- Serve the soup with the bacon bits and croutons to go over each serving.

I call this rainy day food for two reasons: firstly because who doesn't like hot soup when it is gloomy and wet outside?  And secondly because it is made with ingredients I usually always have stashed away reenex…which is really all you have left to use when a howling tropical cyclone is keeping you from going anywhere.  Frozen peas and bacon are fixtures in my freezer.  Bacon is a savior in so many situations…especially when you need to perk up a blah dish.  Frozen peas ensures that you always have a vegetable at the ready, even if you haven't had time to buy fresh from the market.  I need to mention though that there is a third reason: I absolutely love both!

On the same note as these "freezer staples", I guess I should mention here the bread for the croutons.  I never throw bread out…even the straggling last slices, or hardened ends.  I toss everything into a bag and keep them in the freezer (actually I freeze all my bread…they stay fresher that way).  If you have old bread in the freezer you will always have a way to make croutons and breadcrumbs.  Fight food waste!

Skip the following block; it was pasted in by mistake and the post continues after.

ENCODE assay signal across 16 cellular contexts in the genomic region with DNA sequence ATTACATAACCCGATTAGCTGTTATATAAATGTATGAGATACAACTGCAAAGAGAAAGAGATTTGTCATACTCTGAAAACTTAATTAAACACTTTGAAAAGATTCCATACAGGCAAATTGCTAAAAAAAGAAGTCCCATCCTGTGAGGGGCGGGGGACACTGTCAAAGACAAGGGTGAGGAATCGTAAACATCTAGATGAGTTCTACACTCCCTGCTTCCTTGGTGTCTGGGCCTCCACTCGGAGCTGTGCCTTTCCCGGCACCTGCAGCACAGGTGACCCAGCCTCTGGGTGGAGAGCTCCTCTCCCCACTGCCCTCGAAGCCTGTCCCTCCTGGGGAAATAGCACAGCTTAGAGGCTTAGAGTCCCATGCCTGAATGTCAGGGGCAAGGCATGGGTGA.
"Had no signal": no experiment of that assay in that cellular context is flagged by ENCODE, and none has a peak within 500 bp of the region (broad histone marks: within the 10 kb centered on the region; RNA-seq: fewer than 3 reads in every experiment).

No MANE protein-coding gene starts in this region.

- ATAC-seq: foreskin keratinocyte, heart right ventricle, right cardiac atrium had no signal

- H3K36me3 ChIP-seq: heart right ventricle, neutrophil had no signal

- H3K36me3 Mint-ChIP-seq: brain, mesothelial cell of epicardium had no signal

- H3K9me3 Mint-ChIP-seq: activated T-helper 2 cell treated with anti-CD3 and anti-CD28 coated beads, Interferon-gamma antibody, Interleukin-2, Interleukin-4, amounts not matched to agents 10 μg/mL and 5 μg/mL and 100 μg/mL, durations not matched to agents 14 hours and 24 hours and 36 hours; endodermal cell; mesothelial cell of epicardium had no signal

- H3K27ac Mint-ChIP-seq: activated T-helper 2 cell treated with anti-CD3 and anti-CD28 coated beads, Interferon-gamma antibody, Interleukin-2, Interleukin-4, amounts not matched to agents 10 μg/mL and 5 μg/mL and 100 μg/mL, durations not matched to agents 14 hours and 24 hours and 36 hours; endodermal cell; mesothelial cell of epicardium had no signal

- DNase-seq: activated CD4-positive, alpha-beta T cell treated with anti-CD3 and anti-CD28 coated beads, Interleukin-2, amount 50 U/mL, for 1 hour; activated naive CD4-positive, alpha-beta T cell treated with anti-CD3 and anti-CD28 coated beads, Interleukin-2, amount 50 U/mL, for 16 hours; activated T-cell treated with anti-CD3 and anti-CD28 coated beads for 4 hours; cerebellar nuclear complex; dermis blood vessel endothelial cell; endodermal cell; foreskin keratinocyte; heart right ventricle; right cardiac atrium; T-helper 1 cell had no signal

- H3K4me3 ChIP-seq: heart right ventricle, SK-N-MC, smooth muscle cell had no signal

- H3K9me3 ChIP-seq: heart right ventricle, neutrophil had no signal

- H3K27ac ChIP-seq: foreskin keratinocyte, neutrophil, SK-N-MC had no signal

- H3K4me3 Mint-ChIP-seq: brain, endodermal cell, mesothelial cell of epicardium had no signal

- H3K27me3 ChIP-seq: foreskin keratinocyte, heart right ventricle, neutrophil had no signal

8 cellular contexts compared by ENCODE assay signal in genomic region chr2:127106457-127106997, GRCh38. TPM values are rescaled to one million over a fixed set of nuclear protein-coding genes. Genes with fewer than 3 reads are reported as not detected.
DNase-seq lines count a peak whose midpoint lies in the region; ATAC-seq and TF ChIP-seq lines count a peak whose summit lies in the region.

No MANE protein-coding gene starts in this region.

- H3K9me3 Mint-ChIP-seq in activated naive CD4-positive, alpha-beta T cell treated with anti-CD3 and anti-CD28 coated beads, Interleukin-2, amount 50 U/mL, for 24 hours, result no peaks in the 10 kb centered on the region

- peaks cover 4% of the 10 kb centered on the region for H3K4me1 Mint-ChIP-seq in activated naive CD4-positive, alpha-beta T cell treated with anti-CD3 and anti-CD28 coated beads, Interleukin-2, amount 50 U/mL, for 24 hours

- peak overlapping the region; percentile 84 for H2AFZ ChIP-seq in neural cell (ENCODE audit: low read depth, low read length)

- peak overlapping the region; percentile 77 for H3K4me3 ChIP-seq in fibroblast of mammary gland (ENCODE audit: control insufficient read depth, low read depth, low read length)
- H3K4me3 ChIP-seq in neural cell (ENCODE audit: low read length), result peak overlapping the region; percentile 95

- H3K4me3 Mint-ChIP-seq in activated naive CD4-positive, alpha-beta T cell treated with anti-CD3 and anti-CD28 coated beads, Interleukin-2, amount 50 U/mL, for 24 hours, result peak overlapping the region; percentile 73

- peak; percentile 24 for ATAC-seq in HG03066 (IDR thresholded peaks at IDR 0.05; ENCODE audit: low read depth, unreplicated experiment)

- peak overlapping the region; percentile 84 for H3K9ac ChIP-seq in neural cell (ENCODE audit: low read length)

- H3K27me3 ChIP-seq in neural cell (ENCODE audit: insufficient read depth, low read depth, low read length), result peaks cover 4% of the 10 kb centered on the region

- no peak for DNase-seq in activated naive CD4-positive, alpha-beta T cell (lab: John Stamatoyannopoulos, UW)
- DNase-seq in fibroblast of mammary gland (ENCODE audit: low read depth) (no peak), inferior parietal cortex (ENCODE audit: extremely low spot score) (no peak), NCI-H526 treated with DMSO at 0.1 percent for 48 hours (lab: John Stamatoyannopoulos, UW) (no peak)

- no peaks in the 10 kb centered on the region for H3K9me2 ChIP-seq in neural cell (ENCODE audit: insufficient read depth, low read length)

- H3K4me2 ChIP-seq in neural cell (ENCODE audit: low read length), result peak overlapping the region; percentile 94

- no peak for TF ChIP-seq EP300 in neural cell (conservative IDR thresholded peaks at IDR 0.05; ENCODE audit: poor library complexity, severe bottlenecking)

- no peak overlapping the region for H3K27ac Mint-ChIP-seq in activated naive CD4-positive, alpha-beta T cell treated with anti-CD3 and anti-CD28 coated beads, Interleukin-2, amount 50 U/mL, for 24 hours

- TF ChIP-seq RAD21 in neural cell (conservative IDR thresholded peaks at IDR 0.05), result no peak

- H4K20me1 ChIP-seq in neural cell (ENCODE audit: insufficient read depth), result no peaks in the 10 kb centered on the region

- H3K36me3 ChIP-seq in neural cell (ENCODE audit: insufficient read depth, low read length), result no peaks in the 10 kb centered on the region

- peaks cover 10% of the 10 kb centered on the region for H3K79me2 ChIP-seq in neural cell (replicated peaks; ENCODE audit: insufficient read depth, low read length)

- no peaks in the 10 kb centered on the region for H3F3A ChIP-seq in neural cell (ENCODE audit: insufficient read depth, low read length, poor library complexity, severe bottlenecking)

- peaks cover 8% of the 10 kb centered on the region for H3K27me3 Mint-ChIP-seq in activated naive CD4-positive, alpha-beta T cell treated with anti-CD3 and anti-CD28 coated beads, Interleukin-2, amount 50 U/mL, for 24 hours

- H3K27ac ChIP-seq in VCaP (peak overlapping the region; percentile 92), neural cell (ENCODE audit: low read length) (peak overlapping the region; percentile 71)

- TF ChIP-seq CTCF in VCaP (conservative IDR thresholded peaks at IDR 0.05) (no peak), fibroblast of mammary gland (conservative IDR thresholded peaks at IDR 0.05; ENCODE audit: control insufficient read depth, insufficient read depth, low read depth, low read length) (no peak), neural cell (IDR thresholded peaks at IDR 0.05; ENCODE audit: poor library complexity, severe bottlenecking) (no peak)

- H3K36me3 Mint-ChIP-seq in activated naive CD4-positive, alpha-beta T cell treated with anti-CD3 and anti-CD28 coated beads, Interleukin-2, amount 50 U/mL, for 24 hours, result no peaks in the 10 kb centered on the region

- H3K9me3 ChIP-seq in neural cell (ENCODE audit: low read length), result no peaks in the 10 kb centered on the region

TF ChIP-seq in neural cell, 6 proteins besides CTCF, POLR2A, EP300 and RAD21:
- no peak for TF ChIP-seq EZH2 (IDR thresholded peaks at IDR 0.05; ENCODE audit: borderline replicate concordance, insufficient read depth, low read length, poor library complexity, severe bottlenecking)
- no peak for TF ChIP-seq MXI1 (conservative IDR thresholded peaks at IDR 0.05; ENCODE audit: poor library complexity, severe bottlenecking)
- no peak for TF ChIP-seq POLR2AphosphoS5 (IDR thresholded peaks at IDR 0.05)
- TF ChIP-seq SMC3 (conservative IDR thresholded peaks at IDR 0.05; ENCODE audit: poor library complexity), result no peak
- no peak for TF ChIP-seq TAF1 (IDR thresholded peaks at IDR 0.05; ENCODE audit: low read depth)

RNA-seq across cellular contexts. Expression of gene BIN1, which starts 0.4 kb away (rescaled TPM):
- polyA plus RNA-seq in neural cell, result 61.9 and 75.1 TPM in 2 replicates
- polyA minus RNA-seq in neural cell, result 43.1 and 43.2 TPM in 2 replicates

This soup is good on its own but is really extra special with the bacon bits and croutons so try to have them together.  If it's a stormy day then you won't have much else to do.  This is also excellent with some truffle oil drizzled on top, if you happen to have some around.

I hope you are ok wherever you are…that your power is up, the pieces picked up, the house dry, and that you have something warm and sustaining on your table.  Wishing you all a restful weekend!

P.S.  Due to all that's been happening, and power being down for so many, I'll be extending the deadline for entries for my Singapore Cooking cookbook giveaway to next week.  You still have a chance to win!  Just leave a comment on this post…that's it!

  Aucun commentaire | Ecrire un nouveau commentaire Posté le 10-10-2014 à 08h12